posted by jbushnell at 2:42 PM on February 19, 2001


shauna -- i'm still a teenager for a few more months here, and I think of people your age as those annoying people who think they're ancient when they're not, who try to convince us Metallica is ancient...

Frankly, after Columbine, I was more scared of school administration than of a student shooting me. Maybe that's just my anti-authoritarianism, or Mike's prescient predictions of what was to come that very night.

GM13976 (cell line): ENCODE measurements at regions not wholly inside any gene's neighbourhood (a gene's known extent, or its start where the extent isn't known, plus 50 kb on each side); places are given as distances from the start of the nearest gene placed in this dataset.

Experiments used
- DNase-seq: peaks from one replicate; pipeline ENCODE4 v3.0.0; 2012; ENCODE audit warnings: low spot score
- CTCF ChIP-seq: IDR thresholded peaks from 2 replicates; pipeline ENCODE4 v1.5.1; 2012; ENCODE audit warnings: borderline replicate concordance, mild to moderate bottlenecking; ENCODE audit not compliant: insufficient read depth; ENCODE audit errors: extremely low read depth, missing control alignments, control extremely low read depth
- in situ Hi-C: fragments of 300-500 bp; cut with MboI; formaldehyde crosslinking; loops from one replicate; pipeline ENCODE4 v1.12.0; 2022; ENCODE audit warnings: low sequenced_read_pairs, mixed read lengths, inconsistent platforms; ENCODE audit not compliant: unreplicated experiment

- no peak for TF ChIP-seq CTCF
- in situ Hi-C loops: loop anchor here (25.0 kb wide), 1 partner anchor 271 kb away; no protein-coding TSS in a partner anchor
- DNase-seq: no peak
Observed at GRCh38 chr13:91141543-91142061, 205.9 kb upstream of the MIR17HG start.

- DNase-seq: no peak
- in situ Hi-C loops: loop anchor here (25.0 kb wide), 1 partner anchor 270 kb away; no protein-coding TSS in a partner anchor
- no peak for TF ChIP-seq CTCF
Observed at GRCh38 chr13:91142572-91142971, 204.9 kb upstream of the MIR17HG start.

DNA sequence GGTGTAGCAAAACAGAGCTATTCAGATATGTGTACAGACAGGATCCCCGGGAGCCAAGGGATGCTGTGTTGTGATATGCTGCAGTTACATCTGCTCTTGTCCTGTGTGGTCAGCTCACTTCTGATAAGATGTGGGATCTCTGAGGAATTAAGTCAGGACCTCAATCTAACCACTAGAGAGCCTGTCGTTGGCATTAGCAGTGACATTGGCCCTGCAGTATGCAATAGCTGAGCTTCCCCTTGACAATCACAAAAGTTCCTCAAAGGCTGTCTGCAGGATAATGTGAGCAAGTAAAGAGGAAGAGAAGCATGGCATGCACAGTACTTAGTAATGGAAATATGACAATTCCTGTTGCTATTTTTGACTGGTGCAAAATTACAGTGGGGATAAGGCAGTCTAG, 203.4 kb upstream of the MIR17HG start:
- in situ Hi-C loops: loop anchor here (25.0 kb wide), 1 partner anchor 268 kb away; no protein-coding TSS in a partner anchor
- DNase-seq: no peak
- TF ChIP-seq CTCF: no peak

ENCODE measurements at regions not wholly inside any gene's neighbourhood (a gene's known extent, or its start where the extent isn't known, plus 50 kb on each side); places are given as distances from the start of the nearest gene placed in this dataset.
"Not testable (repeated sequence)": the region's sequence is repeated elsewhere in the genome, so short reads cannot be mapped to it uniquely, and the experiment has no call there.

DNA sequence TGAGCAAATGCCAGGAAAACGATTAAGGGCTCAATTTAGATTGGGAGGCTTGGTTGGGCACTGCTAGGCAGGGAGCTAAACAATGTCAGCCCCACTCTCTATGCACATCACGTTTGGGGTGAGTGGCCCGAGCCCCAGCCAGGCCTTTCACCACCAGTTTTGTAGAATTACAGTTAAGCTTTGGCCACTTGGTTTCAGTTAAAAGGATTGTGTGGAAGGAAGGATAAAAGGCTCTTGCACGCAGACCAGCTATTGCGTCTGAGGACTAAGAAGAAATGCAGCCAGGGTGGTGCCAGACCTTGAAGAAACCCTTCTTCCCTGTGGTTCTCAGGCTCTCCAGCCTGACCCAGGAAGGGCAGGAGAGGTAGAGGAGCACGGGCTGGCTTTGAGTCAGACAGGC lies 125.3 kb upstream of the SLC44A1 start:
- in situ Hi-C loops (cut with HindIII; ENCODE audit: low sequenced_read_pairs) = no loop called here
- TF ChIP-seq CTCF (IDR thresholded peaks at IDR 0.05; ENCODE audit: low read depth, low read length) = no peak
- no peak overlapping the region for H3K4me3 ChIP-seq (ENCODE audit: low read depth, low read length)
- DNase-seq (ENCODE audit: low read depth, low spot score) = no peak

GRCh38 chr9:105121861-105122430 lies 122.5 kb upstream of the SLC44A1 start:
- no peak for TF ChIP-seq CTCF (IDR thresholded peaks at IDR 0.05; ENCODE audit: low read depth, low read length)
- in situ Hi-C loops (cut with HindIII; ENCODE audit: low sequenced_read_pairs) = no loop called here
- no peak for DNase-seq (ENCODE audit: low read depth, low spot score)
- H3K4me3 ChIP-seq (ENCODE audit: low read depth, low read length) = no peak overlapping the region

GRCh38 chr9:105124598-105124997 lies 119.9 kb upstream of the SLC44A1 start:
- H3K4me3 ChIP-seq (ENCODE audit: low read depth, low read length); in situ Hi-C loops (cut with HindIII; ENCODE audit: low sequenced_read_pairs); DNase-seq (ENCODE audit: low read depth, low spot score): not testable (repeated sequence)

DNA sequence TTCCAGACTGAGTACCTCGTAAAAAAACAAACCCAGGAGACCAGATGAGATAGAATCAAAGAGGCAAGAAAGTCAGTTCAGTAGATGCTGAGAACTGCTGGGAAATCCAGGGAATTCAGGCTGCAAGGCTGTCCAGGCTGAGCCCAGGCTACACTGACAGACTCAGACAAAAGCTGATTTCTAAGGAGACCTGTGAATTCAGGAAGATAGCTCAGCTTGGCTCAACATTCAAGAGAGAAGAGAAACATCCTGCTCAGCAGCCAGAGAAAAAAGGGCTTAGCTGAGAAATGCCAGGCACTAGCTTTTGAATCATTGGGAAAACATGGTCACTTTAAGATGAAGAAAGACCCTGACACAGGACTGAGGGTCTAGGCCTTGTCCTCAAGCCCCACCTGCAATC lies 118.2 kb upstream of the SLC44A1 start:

posted by dagnyscott at 3:19 PM on February 19, 2001


shauna -- i'm still a teenager for a few more months here, and I think of people your age as those annoying people who think they're ancient when they're not

Heh. Sorry. I'm still smarting from a comment a teenager made on her website (she has a link to Flaunt and I found her in my referrers) -- she said, and I quote, "And I'd just like to say that Vitamin C is old. She's like 32."

Ouch.
posted by shauna at 8:17 AM on February 20, 2001